I know that Joni Mitchell wrote "Woodstock", but does anyone know if she actually recorded it before or after CS&N? If she recorded it afterwards, then probably a note is appropriate mentioning that the "cover version" was recorded before the "original version". Or is it not really a cover if the songwriter records it after the artist who "covers" it did? soulpatch
I just added a list of cover albums to the bottom, and I wanted to add a Chumbawumba album that is called something along the lines of English Tax Protest Songs (1317-1514) (or similar, I just made the years up because I don't remember) and all the songs are actually tax protest songs from a long time ago. Do albums of entirely traditional, public domain songs count as cover albums? Tokerboy 03:41 Dec 30, 2002 (UTC)
- Interesting question. My inclination would be to say that it counts. soulpatch
- Another question that comes to mind is brought up by my Joni Mitchell example above. Carol King, on her Tapestry album, recorded one or more songs that she had written when she was a songwriter but not a singer, years earlier, and which were hits for other artists. So can an artist cover their own material? This sounds like perhaps an example of a special category of songs that is slightly different, but related. User:soulpatch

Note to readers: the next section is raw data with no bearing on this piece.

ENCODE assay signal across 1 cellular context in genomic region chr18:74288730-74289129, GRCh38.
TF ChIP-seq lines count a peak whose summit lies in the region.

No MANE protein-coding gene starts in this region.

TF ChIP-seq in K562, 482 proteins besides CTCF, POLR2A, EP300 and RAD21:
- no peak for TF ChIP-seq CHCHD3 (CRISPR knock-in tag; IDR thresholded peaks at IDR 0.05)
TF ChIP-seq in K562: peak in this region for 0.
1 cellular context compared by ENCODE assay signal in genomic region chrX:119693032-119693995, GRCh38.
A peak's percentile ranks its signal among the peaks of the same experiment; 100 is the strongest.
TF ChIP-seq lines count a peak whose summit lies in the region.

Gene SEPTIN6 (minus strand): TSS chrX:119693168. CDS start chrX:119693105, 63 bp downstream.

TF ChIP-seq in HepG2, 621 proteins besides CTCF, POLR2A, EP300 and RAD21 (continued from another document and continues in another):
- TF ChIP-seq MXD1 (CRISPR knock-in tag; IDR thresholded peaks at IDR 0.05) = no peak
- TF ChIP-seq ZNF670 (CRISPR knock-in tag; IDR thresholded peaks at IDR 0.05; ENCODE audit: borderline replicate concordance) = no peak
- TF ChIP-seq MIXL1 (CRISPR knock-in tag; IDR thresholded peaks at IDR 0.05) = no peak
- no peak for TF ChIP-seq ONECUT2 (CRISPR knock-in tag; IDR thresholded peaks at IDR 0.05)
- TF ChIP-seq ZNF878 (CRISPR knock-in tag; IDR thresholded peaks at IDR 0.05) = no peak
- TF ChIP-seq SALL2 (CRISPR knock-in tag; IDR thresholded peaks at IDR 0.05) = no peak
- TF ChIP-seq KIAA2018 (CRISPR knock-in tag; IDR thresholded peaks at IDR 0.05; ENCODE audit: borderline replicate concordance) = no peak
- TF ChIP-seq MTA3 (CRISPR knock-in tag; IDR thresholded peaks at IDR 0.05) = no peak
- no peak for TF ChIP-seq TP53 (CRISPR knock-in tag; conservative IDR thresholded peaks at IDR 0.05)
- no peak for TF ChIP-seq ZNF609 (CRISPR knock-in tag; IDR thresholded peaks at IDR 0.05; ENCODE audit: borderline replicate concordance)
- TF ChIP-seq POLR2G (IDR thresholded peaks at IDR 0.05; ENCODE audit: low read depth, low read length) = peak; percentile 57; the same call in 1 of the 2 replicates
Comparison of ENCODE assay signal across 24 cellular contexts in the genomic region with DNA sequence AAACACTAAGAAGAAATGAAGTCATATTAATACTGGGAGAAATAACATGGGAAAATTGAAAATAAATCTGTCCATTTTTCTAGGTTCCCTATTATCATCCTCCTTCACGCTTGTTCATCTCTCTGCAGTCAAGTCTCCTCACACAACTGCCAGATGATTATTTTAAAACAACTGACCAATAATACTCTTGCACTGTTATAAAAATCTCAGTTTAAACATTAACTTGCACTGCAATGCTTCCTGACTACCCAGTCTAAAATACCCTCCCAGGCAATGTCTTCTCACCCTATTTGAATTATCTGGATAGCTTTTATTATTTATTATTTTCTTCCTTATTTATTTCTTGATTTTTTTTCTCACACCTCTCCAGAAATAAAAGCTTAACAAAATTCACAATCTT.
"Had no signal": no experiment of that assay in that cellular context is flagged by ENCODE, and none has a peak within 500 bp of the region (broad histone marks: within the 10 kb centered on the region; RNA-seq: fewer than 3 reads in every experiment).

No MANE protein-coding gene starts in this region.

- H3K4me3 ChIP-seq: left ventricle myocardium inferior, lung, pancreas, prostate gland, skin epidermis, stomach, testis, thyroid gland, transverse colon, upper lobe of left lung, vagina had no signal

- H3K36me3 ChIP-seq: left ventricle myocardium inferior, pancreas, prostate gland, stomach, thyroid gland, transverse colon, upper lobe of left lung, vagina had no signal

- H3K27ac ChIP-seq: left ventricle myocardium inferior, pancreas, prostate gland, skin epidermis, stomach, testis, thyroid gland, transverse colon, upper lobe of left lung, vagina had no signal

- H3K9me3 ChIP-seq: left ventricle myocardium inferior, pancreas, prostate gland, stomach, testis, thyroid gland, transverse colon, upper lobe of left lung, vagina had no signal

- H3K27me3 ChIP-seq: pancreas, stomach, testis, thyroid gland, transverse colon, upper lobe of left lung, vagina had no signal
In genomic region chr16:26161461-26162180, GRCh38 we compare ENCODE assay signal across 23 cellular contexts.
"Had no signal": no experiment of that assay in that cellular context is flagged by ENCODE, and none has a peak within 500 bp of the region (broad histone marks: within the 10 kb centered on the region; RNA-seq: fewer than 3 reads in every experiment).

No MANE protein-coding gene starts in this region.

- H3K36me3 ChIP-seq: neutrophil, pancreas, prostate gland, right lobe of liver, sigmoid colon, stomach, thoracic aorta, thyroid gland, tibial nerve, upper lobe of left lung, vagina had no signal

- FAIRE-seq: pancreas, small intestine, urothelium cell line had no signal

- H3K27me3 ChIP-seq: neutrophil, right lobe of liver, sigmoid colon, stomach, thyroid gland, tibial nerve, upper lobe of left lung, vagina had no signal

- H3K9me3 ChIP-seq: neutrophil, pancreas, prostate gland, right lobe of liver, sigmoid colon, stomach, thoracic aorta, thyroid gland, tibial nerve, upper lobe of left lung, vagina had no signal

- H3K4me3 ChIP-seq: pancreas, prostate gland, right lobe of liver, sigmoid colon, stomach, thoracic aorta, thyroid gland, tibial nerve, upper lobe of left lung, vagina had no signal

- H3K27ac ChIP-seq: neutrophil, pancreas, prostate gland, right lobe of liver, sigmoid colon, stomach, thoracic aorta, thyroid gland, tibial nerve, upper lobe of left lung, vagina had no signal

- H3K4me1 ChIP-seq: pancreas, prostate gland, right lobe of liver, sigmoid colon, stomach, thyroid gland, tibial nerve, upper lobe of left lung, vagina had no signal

- I just did a check on Google of the lyrics of the Yazoo song and the Platters song, and it appears they are different.
List too long
I think the list is getting too long. I don't really have a concrete solution for it, but just to throw out some ideas. We could adopt one or both of the following (feel free to add a suggestion to this list): Tokerboy
- List covers that hit the Top Ten after 1970 or so, before which it was too common to be worth noting
- Require that entries include a sentence or two about why it is culturally, historically or musically significant (similar to music video)
- I'd just leave the page as it is. As with practically all lists, contributions are likely to slow down considerably in the future. A case in point seems to be remake (see also the horrible debate with Isis at Talk:Remake), but also the List of pacifists. --KF 05:25 Feb 14, 2003 (UTC)
I don't know much about Fiona Apple, but was she three years old when she released Across the Universe? Kingturtle 10:18 Apr 18, 2003 (UTC)